Say What? Coping With Comments About Your Weight
How to deflect criticism and accept compliments
By Charlene Laino
Reviewed By Kathleen Zelman, MPH, RD, LD
It was the first time her mother had met her intended. The lights were low in the restaurant, music playing.
The waiter put down a basket of bread -- and her fiance pulled it beyond her arm's reach.
"My mother saw what a control freak he was," reports the now-50ish writer, who asked that her name not be revealed. "It took me longer to see it and break the engagement." (Incidentally, she weighed only 125 pounds, but her fiance had already made remarks about her little tummy.)
Whether they're wordless or spoken loud and clear, comments about weight and weight loss can sting -- even when they're given with the best intentions. Just about everyone who has struggled with weight has moments that stick in memory.
A few of the worst offenders we heard about:
Where Do They Get Off?
Larrian Gillespie, MD, a urologist/gynecologist who is the author of The Goddess Diet, says as a doctor, she sometimes has to comment or advise about weight and weight loss. But in her personal life, she doesn't do it.
"When someone tells someone they have 'such a pretty face,'" she says, "there is a subconscious tagline that the rest of you isn't so hot."
Gillespie advises dieters to respond to that patronizing chestnut with: "Thank you, so do you." That leaves the person nowhere to go with their next, supposedly constructive, comment.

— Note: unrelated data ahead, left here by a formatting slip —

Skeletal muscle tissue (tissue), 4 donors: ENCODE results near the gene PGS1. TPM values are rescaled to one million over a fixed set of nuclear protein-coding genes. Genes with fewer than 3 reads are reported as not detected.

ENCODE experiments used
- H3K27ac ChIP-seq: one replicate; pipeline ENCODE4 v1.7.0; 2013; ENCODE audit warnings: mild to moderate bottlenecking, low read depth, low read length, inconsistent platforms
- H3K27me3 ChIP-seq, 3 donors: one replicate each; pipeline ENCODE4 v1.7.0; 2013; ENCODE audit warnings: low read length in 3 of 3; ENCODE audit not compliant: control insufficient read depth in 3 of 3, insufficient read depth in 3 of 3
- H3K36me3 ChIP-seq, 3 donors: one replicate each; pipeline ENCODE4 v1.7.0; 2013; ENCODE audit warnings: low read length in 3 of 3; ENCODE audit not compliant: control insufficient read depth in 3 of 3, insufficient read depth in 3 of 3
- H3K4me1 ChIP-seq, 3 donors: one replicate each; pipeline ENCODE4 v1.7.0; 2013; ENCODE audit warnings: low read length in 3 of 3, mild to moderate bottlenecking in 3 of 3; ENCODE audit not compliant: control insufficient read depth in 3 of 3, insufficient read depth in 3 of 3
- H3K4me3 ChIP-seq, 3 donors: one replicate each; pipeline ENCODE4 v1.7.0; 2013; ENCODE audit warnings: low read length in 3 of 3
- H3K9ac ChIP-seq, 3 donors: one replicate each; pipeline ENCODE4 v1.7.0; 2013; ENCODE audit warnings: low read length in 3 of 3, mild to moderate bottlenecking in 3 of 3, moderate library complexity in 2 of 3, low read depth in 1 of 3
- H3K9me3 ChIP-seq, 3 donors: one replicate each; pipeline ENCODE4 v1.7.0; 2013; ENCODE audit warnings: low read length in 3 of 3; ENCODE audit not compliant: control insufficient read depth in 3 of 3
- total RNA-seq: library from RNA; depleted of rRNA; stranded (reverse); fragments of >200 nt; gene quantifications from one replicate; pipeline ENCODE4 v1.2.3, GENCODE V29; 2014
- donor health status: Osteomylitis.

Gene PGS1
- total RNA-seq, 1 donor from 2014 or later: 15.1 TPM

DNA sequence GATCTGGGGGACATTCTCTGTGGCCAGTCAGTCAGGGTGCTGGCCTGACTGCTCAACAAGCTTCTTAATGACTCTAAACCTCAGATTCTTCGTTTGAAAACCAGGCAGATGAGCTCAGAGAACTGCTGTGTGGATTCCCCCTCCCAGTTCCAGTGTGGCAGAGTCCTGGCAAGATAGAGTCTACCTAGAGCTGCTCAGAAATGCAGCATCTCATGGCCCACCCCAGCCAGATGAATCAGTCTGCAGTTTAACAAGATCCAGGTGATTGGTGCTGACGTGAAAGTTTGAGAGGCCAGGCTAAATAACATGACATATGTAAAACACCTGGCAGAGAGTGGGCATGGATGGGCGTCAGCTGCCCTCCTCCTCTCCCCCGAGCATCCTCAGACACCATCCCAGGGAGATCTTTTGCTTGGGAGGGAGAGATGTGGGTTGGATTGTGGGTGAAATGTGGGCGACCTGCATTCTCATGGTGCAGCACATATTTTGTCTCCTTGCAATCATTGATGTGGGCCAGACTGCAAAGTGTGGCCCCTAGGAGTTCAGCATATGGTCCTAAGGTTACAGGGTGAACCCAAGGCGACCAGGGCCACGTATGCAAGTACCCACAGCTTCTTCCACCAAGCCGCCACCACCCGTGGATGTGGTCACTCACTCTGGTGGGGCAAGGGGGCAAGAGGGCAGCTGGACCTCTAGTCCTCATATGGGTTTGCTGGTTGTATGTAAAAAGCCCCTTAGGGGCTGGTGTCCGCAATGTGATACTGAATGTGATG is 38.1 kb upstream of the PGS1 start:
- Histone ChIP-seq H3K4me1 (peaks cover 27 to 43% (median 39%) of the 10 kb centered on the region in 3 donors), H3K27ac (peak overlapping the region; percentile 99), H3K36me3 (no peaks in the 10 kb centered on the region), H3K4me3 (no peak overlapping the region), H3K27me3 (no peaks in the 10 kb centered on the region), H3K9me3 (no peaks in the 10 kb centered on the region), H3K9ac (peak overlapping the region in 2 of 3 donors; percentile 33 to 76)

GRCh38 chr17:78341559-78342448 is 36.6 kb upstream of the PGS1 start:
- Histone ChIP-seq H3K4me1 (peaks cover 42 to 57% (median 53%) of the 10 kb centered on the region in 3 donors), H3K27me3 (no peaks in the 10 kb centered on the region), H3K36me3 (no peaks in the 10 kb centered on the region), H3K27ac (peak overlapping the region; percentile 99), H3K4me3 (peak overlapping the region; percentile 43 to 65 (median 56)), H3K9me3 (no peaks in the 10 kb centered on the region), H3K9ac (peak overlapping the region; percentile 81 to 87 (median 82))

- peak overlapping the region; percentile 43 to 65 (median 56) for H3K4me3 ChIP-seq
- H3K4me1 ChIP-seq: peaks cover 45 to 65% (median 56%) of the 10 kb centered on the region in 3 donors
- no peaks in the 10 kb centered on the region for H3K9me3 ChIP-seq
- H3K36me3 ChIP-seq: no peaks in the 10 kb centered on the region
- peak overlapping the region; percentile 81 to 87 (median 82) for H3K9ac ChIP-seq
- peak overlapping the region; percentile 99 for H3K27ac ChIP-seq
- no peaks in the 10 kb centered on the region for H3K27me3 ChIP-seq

Part of the problem, especially for women, is that we are so often judged by our physical attributes, Gillespie says: "How you look is hooked to your success."
There is also the implication that an overweight person is stupid: Can't they read that extra weight is unhealthy? There is no shortage in the media of what some overweight people call "U&D" articles -- for ugly and doomed.
Part of the problem is that people often don't understand complicated conditions like obesity.
Ruth Kava, PhD, RD, director of nutrition for the American Council on Science and Health in New York, says obesity may be a result of underlying genetic tendencies, thyroid problems, or even lack of exercise. But it's hard to exercise when you're heavy, so it's a cycle, she says.
"Others may never understand the struggle overweight people go through," says Catherine Vieira-Baker, PhD, a psychologist with the May Institute in Walpole, Mass., a behavioral health facility.
"This whole country has poor eating habits. People don't differentiate between those who are trying hard and those who aren't."
Some people, Gillespie says, venture to advise out of a sense of misguided caring. Her own daughter has a medical condition that caused her to gain weight. "She has to tell people to accept her as she is."
"Don't forget," she adds, "what people say comes from their own back story. Sometimes prejudice is a way of gaining superiority." Often these comments hide hostility or a desire for you to fail in your dieting efforts.
How to Respond
On the WebMD Weight Loss Clinic "Daily Journaling: Friends Talking" message board, Elizabeth0505 posts that whenever she eats anything "vaguely unhealthy," she gets the "I-know-why-she's-fat" look.
Even if it was your only meal of the day, you could be eating a hamburger and have people throw looks!
"Consider the source," advises Viera-Baker. "Is this person someone you need to wrap up energy in? It depends on the nature of your relationship with the person. If you know this is a sincere person who cares about you, you may not take offense."
Diet4Me, on the "Daily Journaling" message board, says she deals with judgmental people one person at a time.
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